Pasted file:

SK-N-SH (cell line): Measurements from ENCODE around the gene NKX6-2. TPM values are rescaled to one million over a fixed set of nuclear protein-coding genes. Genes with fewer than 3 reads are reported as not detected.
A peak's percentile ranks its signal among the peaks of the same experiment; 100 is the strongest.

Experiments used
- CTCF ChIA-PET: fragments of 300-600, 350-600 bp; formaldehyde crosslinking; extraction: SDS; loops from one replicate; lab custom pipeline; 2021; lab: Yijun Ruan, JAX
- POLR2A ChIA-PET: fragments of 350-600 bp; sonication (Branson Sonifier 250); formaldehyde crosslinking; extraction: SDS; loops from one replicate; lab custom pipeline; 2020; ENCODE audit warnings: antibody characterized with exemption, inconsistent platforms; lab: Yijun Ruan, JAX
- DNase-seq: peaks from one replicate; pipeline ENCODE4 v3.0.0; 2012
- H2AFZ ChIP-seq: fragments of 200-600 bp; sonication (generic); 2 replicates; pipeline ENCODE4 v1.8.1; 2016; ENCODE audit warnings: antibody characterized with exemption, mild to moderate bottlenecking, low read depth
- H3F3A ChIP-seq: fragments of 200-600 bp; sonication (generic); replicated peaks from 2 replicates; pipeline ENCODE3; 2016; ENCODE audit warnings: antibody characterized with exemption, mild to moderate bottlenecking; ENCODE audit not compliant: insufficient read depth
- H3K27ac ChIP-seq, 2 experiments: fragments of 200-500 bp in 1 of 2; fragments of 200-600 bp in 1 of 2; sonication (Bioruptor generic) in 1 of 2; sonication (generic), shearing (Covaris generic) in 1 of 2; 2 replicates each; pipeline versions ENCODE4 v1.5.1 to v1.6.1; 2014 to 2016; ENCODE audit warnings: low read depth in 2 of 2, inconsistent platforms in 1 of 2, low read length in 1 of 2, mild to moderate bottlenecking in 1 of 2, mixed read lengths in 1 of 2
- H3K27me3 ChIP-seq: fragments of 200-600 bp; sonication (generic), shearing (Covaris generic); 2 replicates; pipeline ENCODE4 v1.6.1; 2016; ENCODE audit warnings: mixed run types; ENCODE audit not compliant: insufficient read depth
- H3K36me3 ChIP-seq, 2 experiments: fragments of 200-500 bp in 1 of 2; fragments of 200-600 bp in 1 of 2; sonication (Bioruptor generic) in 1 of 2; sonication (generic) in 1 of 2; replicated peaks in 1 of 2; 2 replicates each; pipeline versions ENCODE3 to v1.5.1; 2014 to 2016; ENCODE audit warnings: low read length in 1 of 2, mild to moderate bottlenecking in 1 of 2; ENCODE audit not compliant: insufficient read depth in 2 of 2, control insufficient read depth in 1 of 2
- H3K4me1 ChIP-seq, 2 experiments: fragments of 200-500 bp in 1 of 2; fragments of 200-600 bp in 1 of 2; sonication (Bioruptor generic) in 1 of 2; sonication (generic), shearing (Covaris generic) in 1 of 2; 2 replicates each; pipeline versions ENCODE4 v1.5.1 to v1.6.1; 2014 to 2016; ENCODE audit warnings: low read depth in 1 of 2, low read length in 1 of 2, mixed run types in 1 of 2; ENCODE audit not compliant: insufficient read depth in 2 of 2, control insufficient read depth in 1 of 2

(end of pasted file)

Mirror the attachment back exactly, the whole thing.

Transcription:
SK-N-SH (cell line): Measurements from ENCODE around the gene NKX6-2. TPM values are rescaled to one million over a fixed set of nuclear protein-coding genes. Genes with fewer than 3 reads are reported as not detected.
A peak's percentile ranks its signal among the peaks of the same experiment; 100 is the strongest.

Experiments used
- CTCF ChIA-PET: fragments of 300-600, 350-600 bp; formaldehyde crosslinking; extraction: SDS; loops from one replicate; lab custom pipeline; 2021; lab: Yijun Ruan, JAX
- POLR2A ChIA-PET: fragments of 350-600 bp; sonication (Branson Sonifier 250); formaldehyde crosslinking; extraction: SDS; loops from one replicate; lab custom pipeline; 2020; ENCODE audit warnings: antibody characterized with exemption, inconsistent platforms; lab: Yijun Ruan, JAX
- DNase-seq: peaks from one replicate; pipeline ENCODE4 v3.0.0; 2012
- H2AFZ ChIP-seq: fragments of 200-600 bp; sonication (generic); 2 replicates; pipeline ENCODE4 v1.8.1; 2016; ENCODE audit warnings: antibody characterized with exemption, mild to moderate bottlenecking, low read depth
- H3F3A ChIP-seq: fragments of 200-600 bp; sonication (generic); replicated peaks from 2 replicates; pipeline ENCODE3; 2016; ENCODE audit warnings: antibody characterized with exemption, mild to moderate bottlenecking; ENCODE audit not compliant: insufficient read depth
- H3K27ac ChIP-seq, 2 experiments: fragments of 200-500 bp in 1 of 2; fragments of 200-600 bp in 1 of 2; sonication (Bioruptor generic) in 1 of 2; sonication (generic), shearing (Covaris generic) in 1 of 2; 2 replicates each; pipeline versions ENCODE4 v1.5.1 to v1.6.1; 2014 to 2016; ENCODE audit warnings: low read depth in 2 of 2, inconsistent platforms in 1 of 2, low read length in 1 of 2, mild to moderate bottlenecking in 1 of 2, mixed read lengths in 1 of 2
- H3K27me3 ChIP-seq: fragments of 200-600 bp; sonication (generic), shearing (Covaris generic); 2 replicates; pipeline ENCODE4 v1.6.1; 2016; ENCODE audit warnings: mixed run types; ENCODE audit not compliant: insufficient read depth
- H3K36me3 ChIP-seq, 2 experiments: fragments of 200-500 bp in 1 of 2; fragments of 200-600 bp in 1 of 2; sonication (Bioruptor generic) in 1 of 2; sonication (generic) in 1 of 2; replicated peaks in 1 of 2; 2 replicates each; pipeline versions ENCODE3 to v1.5.1; 2014 to 2016; ENCODE audit warnings: low read length in 1 of 2, mild to moderate bottlenecking in 1 of 2; ENCODE audit not compliant: insufficient read depth in 2 of 2, control insufficient read depth in 1 of 2
- H3K4me1 ChIP-seq, 2 experiments: fragments of 200-500 bp in 1 of 2; fragments of 200-600 bp in 1 of 2; sonication (Bioruptor generic) in 1 of 2; sonication (generic), shearing (Covaris generic) in 1 of 2; 2 replicates each; pipeline versions ENCODE4 v1.5.1 to v1.6.1; 2014 to 2016; ENCODE audit warnings: low read depth in 1 of 2, low read length in 1 of 2, mixed run types in 1 of 2; ENCODE audit not compliant: insufficient read depth in 2 of 2, control insufficient read depth in 1 of 2